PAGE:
The accumulation of aberrant proteins in the body will cause various neurodegenerative diseases. Amyloid β, one of these aberrant proteins, is a known risk factor for Alzheimer's disease. Eisuke Itakura, an assistant professor at Chiba University, says, "Human cells have functions for maintaining homeostasis. Scientists are now actively studying the typical intracellular protein degradation systems by autophagy and proteasome, but our knowledge of how cells act on aberrant external substances is still limited."
The research team led by Itakura gained new knowledge of the functions that human cells have for maintaining homeostasis through experiments in petri dishes. The team discovered a system in which cells could capture, degrade and remove aberrant extracellular proteins. This study will be published February 18th in the Journal of Cell Biology.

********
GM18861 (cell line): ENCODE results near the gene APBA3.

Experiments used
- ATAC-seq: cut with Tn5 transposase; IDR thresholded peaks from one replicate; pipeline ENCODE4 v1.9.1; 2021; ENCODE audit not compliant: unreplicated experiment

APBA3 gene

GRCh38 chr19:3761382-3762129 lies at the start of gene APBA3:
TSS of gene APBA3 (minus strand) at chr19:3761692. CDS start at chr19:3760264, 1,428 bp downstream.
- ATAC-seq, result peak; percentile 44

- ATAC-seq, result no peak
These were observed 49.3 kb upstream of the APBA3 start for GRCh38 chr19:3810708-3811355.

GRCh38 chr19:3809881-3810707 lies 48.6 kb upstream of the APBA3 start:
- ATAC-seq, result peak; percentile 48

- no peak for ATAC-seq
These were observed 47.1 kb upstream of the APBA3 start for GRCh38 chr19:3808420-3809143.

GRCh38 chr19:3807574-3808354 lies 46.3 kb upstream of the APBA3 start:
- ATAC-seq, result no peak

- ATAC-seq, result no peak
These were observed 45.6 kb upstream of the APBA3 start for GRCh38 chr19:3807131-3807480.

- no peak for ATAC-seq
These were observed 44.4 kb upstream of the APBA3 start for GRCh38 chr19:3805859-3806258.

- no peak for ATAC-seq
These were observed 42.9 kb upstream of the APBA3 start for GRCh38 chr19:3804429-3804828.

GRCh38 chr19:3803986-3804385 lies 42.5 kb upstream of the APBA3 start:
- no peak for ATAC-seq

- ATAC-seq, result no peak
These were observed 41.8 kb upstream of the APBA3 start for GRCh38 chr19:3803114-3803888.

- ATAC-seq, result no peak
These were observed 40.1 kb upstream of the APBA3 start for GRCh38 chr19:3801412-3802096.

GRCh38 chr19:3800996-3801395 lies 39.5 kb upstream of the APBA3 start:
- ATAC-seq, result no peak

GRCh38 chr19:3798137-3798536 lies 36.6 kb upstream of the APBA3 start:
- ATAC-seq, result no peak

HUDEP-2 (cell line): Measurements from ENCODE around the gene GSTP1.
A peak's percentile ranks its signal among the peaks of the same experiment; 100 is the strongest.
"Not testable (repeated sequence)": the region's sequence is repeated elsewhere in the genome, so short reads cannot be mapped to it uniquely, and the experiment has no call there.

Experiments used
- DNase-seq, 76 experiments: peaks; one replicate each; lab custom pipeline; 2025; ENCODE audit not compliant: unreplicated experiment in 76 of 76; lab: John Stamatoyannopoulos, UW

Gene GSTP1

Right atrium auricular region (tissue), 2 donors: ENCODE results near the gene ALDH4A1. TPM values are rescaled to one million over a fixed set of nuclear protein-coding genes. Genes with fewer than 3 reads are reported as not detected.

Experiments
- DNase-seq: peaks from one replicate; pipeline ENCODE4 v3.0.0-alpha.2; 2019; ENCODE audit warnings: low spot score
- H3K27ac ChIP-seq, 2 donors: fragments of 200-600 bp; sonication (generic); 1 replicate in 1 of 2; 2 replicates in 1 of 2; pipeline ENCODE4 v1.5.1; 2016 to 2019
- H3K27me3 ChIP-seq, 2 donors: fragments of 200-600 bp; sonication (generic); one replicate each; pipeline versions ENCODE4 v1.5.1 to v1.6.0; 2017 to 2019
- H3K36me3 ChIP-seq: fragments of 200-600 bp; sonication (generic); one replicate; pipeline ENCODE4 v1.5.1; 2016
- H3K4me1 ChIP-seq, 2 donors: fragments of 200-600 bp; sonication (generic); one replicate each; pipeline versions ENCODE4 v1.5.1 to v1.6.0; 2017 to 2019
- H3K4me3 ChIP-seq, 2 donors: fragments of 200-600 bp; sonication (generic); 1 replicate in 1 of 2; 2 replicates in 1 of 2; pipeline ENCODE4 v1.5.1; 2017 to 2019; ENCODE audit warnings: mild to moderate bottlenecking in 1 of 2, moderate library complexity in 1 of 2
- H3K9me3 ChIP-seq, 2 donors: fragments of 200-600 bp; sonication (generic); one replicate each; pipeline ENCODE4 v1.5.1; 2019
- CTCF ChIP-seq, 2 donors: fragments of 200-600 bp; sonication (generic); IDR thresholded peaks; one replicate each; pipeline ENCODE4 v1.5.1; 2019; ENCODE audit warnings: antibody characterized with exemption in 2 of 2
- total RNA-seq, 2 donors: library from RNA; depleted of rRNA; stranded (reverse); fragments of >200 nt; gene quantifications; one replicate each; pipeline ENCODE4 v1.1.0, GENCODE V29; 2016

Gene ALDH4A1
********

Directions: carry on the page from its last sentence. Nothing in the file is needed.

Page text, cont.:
In these experiments, the team focused on Clusterin, an extracellular molecular chaperone. By developing an original proprietary cell internalization assay in which cells fluoresce when extracellular Clusterin is taken up, they established a new method for visually observing the state of proteolysis in the body (Fig 1).